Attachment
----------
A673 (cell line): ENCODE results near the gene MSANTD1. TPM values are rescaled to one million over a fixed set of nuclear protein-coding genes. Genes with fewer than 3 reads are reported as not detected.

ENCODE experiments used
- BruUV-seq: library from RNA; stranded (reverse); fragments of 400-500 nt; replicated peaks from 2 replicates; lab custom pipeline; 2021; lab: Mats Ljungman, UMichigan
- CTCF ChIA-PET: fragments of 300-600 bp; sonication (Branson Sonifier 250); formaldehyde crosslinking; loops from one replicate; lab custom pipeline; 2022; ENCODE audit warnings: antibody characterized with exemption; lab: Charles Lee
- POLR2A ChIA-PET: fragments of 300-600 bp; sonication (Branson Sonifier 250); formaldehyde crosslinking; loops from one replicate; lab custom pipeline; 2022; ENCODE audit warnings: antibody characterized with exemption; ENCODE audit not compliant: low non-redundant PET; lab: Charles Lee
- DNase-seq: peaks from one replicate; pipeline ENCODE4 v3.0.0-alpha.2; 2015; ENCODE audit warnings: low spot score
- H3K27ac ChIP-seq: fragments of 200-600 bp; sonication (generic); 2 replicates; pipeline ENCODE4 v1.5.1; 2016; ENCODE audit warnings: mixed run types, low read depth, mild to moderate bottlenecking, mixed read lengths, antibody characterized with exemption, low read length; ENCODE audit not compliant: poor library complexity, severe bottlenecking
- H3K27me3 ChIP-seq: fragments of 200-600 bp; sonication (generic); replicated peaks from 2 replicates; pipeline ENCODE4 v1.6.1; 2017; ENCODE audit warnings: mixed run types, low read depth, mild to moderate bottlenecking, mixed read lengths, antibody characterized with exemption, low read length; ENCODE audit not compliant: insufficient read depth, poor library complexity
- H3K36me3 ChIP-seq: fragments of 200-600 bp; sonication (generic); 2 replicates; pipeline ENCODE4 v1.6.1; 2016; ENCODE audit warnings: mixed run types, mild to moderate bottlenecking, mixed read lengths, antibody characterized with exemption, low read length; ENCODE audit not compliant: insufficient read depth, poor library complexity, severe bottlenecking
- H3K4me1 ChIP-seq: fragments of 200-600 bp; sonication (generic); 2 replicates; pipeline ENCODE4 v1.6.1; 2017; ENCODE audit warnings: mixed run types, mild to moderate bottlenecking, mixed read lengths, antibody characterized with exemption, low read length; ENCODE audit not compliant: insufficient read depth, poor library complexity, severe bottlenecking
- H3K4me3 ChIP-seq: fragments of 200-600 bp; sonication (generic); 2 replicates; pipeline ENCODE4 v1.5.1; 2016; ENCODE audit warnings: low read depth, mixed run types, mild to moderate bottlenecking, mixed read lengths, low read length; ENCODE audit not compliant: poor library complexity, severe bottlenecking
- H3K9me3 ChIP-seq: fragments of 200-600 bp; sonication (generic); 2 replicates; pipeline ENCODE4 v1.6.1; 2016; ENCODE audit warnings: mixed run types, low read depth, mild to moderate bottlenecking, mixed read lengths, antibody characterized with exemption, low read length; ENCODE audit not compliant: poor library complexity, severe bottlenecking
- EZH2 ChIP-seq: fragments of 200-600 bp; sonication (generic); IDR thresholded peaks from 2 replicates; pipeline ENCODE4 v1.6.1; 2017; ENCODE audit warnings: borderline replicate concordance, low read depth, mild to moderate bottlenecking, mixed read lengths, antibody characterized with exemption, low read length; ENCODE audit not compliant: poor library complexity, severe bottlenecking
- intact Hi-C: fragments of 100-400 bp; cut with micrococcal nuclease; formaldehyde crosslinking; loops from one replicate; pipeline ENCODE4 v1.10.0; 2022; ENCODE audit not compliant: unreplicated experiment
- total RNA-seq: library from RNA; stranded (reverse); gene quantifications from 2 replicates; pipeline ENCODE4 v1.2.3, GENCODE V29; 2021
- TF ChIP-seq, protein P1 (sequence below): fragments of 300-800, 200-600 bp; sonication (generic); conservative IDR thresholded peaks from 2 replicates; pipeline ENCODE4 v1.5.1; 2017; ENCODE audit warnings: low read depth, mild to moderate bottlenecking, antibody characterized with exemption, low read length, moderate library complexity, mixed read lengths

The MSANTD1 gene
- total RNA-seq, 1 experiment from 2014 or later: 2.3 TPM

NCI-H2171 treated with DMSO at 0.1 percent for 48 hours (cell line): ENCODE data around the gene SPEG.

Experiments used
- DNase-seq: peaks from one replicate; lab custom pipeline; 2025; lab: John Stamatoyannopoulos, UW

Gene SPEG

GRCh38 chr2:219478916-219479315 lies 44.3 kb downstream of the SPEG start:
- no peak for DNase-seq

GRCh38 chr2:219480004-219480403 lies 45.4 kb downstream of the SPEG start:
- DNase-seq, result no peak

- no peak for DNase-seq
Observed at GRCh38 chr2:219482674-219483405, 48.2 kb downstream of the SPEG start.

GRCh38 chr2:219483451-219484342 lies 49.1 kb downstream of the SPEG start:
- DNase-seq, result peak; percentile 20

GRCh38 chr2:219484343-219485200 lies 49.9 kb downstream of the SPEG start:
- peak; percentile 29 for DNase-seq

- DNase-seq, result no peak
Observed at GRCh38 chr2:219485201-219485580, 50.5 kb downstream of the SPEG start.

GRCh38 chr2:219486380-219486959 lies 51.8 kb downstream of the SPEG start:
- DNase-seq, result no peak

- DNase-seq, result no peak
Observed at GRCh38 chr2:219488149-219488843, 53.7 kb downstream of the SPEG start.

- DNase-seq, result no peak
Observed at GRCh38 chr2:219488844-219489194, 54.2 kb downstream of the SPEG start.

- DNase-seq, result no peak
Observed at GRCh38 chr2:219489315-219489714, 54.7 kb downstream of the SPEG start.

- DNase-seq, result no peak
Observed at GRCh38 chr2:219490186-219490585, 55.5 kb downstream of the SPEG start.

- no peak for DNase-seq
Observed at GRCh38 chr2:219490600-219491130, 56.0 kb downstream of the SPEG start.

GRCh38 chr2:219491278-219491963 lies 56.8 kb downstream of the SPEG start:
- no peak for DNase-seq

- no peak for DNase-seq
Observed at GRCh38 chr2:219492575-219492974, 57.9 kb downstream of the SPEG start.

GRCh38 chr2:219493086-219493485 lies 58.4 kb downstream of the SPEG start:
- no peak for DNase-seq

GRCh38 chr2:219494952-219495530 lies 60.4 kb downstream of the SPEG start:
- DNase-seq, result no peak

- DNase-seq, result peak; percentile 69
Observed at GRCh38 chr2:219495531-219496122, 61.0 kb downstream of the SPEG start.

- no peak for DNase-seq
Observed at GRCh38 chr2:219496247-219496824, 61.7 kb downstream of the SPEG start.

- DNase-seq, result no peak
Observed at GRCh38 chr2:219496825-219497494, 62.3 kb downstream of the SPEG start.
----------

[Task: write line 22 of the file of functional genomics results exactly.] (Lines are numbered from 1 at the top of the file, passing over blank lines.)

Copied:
Gene SPEG